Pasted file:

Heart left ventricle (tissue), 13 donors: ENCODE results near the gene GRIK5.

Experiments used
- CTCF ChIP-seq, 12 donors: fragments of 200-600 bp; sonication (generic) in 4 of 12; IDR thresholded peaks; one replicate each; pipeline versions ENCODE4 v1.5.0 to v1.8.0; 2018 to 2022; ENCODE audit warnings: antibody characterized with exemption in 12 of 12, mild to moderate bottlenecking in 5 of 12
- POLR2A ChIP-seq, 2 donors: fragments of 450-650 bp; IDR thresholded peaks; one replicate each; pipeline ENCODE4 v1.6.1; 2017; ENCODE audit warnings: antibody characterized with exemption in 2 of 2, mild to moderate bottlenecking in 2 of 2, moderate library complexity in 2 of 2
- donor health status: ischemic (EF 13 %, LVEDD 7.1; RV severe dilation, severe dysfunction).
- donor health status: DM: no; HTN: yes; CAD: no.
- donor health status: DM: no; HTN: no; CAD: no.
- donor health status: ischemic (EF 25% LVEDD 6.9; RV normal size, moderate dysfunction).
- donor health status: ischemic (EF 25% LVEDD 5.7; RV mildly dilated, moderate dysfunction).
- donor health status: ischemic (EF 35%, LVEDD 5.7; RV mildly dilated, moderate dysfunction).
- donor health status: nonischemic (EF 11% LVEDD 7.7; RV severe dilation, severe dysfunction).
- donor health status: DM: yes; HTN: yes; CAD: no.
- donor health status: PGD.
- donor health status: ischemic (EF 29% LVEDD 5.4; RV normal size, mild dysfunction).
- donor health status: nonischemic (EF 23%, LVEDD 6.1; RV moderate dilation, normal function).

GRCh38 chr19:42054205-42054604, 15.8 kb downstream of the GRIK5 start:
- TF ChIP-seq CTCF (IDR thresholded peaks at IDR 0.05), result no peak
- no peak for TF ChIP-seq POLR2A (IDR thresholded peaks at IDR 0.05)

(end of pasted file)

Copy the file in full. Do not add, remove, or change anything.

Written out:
Heart left ventricle (tissue), 13 donors: ENCODE results near the gene GRIK5.

Experiments used
- CTCF ChIP-seq, 12 donors: fragments of 200-600 bp; sonication (generic) in 4 of 12; IDR thresholded peaks; one replicate each; pipeline versions ENCODE4 v1.5.0 to v1.8.0; 2018 to 2022; ENCODE audit warnings: antibody characterized with exemption in 12 of 12, mild to moderate bottlenecking in 5 of 12
- POLR2A ChIP-seq, 2 donors: fragments of 450-650 bp; IDR thresholded peaks; one replicate each; pipeline ENCODE4 v1.6.1; 2017; ENCODE audit warnings: antibody characterized with exemption in 2 of 2, mild to moderate bottlenecking in 2 of 2, moderate library complexity in 2 of 2
- donor health status: ischemic (EF 13 %, LVEDD 7.1; RV severe dilation, severe dysfunction).
- donor health status: DM: no; HTN: yes; CAD: no.
- donor health status: DM: no; HTN: no; CAD: no.
- donor health status: ischemic (EF 25% LVEDD 6.9; RV normal size, moderate dysfunction).
- donor health status: ischemic (EF 25% LVEDD 5.7; RV mildly dilated, moderate dysfunction).
- donor health status: ischemic (EF 35%, LVEDD 5.7; RV mildly dilated, moderate dysfunction).
- donor health status: nonischemic (EF 11% LVEDD 7.7; RV severe dilation, severe dysfunction).
- donor health status: DM: yes; HTN: yes; CAD: no.
- donor health status: PGD.
- donor health status: ischemic (EF 29% LVEDD 5.4; RV normal size, mild dysfunction).
- donor health status: nonischemic (EF 23%, LVEDD 6.1; RV moderate dilation, normal function).

GRCh38 chr19:42054205-42054604, 15.8 kb downstream of the GRIK5 start:
- TF ChIP-seq CTCF (IDR thresholded peaks at IDR 0.05), result no peak
- no peak for TF ChIP-seq POLR2A (IDR thresholded peaks at IDR 0.05)